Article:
1979 - Dir.: Joseph Losey
Shown at The FeckenOdeon on January 30th, 2005
Veteran director Joseph Losey realised a lifelong ambition with this project - he'd been dissatisfied with the Hollywood projects that came his way in the 70s so the chance to direct Mozart's greatest opera was grabbed with enormous enthusiasm. Losey's film is rightly regarded to be one of the finest opera films ever made. It's rarely shown - this screening is the only one planned in the UK during 2005.
CAST in order of singing
Leporello Jose Van Dam
Donna Anna Edda Moser
Don Giovanni Ruggero Raimondi
The Comendatore John Macurdy
Don Otavio Kenneth Riegel
Donna Elvira Kiri Te Kanawa
Zerlina Teresa Berganza
Masetto Malcolm King
The Orchestra and Chorus of The Paris Opera
Conducted by Lorin Maazel
Sung in Italian with English Subtitles
ACT 1: After one of Mozart's most powerful overtures, the action begins in a square outside the palace of the Commendatore, the aging local commander of forces. It is night, and Leporello is grumbling about his duties as servant to Don Giovanni, a dissolute nobleman. Soon the masked Don appears, pursued by Donna Anna, the Commendatore's daughter, whom he has tried to seduce. When the Commendatore himself answers Anna's cries, he is killed in a duel by Giovanni, who escapes. Anna now returns with her fiance, Don Ottavio. Finding her father dead, she makes Ottavio swear vengeance on the assassin.
At dawn, Giovanni unwittingly flirts with Donna Elvira, a woman he once raped. Realising his mistake he escapes while Leporello distracts Elvira by reciting his master's long catalog of conquests. Peasants arrive, celebrating the nuptials of their friends Zerlina and Masetto; when Giovanni joins in, he pursues the bride, angering the groom. Alone with Zerlina, the Don applies his charm, but Elvira interrupts and protectively whisks the girl away. Outside the palace, Zerlina begs Masetto to forgive her apparent infidelity, Masetto hides when the Don appears, emerging from the shadows as Giovanni comers Zerlina. Elvira, Anna and Ottavio arrive disguised in costume and masks and are invited to the feast by Leporello. During the festivities, Leporello entices Masetto into the dance as Giovanni draws Zerlina out of the room. When the girl's cries for help put him on the spot, Giovanni tries to blame Leporello. But no one is convinced; at the end of the Act Elvira, Anna and Ottavio unmask and confront Giovanni.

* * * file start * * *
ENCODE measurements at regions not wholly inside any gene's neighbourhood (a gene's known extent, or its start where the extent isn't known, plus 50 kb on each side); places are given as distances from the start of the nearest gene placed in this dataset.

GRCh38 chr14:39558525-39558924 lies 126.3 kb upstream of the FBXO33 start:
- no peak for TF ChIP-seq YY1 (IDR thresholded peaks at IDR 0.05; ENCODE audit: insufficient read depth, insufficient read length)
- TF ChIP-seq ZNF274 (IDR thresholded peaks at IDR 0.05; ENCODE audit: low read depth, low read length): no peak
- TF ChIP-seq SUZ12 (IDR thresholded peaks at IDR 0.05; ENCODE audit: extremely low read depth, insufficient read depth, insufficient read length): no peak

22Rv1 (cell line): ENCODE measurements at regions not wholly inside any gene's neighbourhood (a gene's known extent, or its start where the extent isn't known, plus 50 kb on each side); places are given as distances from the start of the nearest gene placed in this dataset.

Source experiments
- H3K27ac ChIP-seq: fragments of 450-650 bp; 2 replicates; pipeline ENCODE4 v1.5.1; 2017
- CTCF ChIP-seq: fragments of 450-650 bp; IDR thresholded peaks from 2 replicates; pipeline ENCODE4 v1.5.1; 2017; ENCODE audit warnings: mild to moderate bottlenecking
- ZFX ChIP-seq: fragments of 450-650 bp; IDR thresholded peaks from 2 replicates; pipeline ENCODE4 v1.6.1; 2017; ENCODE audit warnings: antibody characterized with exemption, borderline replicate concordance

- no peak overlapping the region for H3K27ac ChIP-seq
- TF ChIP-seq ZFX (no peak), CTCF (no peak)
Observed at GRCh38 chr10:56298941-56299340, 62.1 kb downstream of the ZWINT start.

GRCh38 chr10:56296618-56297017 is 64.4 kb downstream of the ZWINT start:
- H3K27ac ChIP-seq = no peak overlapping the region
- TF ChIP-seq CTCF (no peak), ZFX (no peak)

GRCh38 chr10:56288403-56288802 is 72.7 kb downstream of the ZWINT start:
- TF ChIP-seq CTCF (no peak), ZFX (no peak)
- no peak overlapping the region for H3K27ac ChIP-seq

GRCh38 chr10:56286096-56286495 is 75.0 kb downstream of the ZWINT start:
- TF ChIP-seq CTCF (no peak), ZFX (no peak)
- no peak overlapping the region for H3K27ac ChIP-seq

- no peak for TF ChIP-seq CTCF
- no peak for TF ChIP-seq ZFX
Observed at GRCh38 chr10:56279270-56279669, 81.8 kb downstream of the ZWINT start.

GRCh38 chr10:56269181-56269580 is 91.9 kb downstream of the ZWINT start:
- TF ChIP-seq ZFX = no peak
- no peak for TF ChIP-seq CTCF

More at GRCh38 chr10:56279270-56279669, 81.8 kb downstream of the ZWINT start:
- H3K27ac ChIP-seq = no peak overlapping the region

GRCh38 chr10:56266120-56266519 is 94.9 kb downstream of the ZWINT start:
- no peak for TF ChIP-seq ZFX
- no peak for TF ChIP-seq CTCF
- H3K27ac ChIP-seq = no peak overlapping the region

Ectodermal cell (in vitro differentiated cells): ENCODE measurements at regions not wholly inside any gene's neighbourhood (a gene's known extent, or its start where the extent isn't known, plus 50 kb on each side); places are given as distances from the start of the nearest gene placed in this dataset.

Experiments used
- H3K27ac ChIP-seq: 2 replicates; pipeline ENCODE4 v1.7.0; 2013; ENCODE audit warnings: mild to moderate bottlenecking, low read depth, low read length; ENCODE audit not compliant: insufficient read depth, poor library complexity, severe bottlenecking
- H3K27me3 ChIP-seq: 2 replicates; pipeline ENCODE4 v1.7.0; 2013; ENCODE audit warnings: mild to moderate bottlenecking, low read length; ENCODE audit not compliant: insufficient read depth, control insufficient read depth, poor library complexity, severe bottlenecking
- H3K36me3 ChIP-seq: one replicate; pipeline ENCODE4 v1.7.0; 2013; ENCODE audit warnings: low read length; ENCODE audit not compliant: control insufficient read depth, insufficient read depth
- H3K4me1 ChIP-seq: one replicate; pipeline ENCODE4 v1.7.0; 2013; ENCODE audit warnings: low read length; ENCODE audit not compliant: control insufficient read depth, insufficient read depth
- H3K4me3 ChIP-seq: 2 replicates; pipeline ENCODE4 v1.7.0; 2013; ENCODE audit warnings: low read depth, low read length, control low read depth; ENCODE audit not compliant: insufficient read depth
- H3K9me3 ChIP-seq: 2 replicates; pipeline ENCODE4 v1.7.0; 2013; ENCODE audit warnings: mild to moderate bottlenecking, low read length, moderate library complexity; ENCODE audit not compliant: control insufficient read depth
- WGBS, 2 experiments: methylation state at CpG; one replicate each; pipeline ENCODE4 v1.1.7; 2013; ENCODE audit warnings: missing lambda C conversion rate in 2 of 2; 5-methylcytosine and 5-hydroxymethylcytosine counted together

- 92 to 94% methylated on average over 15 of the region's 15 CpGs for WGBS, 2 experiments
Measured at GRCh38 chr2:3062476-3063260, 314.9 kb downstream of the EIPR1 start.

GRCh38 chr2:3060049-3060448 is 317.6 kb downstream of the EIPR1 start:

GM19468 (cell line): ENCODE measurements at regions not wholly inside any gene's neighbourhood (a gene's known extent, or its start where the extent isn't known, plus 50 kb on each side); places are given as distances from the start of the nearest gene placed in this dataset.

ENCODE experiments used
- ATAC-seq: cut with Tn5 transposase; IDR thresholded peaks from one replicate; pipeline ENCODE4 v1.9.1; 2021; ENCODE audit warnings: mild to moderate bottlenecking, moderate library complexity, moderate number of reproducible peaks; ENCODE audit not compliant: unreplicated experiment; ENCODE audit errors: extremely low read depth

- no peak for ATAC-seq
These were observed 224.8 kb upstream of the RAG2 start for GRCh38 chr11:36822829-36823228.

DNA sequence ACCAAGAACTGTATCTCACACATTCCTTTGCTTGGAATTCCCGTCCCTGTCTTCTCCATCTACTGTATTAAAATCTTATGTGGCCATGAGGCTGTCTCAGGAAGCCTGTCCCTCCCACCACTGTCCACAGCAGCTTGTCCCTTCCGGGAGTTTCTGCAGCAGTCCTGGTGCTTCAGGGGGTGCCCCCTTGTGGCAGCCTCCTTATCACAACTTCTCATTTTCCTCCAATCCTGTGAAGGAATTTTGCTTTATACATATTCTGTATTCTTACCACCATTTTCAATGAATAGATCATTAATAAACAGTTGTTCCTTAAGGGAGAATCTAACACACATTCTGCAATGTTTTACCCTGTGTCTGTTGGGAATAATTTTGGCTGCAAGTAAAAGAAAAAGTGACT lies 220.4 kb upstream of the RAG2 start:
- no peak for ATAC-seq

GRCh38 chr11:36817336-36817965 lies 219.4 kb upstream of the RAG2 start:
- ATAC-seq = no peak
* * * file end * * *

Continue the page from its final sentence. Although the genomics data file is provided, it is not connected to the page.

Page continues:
Act 2: Under Elvira's balcony, Leporello exchanges cloaks with Giovanni to woo the lady in his master's stead. Leporello leads Elvira off, leaving the Don free to serenade Elvira's maid. When Masetto passes with a band of armed peasants bent on punishing Giovanni, the disguised rake gives them false directions, then beats up Masetto. In a passageway, Elvira and Leporello are surprised by Anna, Ottavio, Zerlina and Masetto, who, mistaking s,trrvant for master, threaten Leporello. He reveals his identity and escapes. When Anna departs, Ottavio affirms his confidence in their love.
Leporello catches up with his master in a cemetery, where a voice warns Giovanni of his doom. This is the statue of the Commendatore, which the Don proposes Leporello invite to dinner. In her home, Anna, still in mourning puts off Ottavio's offer of marriage until her father is avenged. Leporello is serving Giovanni's dinner when Elvira rushes in, begging the Don, whom she still loves, to reform. But he waves her out contemptuously. At the door, her screams announce the arrival of the Gommendatore's statue. Giovanni boldly refuses warnings to repent, even in the face of death. Flames engulf his house, and the sinner is dragged to hell. The mood changes, and the survivors join in a sextet in which they plan their future and recite themoral: such is the fate of a wrongdoer.
AN APOLOGY: Mozart's genius has endured for hundreds of years. We only wish that film was as future proof! Unfortunately this, the only available print of "Don Giovanni", has not passed the test of time and has faded badly. The fires of Hell are not so much flaming red as flickering pink and everthing else is turning sepia. We do hope your enjoyment of the drama and, above all, the music is not completely spoiled by this sad deterioration.